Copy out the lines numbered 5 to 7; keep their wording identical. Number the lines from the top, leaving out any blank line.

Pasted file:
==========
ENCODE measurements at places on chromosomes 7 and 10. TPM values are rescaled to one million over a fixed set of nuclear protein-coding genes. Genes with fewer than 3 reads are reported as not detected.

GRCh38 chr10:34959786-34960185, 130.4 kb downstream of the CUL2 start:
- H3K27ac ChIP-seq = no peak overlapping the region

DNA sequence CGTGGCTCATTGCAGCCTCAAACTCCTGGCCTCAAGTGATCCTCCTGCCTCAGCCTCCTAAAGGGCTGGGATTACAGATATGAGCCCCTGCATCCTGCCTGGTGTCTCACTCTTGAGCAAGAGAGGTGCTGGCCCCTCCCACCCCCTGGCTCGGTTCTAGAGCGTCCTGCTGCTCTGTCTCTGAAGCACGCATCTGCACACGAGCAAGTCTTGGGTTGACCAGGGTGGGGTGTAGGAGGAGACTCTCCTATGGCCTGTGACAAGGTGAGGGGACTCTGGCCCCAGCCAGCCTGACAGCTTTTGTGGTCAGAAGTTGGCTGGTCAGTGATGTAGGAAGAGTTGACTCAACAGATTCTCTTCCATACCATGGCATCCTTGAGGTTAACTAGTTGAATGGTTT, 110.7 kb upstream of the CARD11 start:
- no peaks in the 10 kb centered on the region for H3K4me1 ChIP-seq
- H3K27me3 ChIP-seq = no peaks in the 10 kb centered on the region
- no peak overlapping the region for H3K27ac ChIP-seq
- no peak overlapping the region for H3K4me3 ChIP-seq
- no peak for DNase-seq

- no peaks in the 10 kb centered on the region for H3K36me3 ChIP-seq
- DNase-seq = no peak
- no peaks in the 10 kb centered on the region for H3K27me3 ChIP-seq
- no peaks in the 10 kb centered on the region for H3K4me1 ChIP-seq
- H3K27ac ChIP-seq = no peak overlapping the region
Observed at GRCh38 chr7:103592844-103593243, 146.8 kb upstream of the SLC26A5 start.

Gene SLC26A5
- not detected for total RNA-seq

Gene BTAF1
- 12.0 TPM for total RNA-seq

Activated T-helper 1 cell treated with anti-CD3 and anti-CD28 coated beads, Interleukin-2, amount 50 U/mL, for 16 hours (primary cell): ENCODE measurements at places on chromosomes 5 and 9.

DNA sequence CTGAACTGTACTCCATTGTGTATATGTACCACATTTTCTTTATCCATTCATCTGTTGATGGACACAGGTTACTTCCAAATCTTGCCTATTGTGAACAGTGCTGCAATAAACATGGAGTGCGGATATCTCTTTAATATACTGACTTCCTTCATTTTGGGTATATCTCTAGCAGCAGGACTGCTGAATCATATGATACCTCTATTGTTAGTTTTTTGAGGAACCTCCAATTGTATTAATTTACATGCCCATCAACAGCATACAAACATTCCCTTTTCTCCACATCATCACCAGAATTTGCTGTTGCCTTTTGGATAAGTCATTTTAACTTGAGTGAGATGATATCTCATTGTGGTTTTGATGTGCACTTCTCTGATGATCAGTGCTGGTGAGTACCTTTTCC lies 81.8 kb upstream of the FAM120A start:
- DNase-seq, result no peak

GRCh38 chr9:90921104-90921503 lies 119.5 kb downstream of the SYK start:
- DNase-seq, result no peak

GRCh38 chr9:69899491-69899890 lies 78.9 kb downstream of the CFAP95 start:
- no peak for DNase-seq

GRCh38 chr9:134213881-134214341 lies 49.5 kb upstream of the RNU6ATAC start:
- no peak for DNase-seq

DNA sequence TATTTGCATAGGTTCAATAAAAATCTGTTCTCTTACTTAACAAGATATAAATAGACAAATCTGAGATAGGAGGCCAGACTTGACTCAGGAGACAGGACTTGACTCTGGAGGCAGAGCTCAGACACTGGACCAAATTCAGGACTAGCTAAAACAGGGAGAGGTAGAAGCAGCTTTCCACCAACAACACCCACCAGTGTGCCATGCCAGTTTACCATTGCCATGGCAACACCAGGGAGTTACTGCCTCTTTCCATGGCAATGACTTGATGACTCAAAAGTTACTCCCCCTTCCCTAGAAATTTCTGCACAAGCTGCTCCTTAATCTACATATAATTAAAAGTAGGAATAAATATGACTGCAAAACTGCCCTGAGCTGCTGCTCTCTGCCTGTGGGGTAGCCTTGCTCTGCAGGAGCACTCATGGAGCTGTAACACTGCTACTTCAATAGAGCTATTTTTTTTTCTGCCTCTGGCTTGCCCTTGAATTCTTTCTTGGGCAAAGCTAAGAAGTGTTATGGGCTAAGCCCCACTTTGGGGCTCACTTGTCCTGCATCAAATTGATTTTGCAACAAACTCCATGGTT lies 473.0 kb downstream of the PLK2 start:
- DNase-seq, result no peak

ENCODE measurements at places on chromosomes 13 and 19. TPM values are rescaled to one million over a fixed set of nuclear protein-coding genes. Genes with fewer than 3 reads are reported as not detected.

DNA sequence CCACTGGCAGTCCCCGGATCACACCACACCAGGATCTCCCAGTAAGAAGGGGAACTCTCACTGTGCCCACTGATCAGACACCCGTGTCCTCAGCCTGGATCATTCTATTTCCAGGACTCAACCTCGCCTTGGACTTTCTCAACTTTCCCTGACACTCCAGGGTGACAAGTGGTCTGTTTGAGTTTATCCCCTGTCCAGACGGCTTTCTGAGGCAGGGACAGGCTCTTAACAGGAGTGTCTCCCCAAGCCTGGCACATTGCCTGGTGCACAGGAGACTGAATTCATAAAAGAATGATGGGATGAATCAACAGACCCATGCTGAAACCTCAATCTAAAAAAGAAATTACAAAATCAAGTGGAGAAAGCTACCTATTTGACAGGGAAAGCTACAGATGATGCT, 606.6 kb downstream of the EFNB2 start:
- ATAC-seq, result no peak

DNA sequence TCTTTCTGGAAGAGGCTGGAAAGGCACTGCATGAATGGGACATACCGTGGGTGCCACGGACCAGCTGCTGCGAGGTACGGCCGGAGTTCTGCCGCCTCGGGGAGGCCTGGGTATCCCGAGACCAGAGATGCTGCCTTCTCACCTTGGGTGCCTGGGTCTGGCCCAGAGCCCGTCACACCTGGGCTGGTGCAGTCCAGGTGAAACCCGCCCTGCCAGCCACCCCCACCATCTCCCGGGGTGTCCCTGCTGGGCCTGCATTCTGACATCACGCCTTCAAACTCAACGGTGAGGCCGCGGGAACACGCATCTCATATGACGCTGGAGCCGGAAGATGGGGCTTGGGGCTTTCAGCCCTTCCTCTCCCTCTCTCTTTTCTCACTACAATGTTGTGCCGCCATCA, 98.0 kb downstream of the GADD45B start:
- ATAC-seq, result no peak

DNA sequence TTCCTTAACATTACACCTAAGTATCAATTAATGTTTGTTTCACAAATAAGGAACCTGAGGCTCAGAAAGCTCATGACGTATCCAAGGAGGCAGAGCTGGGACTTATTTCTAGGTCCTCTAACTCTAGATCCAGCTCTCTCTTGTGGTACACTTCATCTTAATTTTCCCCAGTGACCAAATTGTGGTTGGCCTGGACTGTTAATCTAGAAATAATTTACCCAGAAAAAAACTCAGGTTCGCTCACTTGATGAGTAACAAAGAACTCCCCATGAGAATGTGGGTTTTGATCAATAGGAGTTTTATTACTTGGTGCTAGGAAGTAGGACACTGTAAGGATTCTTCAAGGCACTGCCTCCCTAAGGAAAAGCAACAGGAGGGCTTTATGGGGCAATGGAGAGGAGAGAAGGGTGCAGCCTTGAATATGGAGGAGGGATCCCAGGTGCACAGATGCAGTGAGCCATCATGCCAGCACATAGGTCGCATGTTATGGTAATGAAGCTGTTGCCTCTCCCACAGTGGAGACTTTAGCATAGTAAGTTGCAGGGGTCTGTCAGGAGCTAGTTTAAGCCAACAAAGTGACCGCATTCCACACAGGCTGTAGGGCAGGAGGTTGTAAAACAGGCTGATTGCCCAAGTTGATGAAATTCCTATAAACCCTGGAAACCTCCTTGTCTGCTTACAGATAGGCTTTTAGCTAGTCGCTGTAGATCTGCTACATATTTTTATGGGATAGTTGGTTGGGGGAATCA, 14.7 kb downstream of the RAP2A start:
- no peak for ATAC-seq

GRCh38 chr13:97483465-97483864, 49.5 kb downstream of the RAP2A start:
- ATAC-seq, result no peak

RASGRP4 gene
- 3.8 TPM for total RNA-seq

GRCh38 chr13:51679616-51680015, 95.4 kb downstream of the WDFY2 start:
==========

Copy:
- no peaks in the 10 kb centered on the region for H3K4me1 ChIP-seq
- H3K27me3 ChIP-seq = no peaks in the 10 kb centered on the region
- no peak overlapping the region for H3K27ac ChIP-seq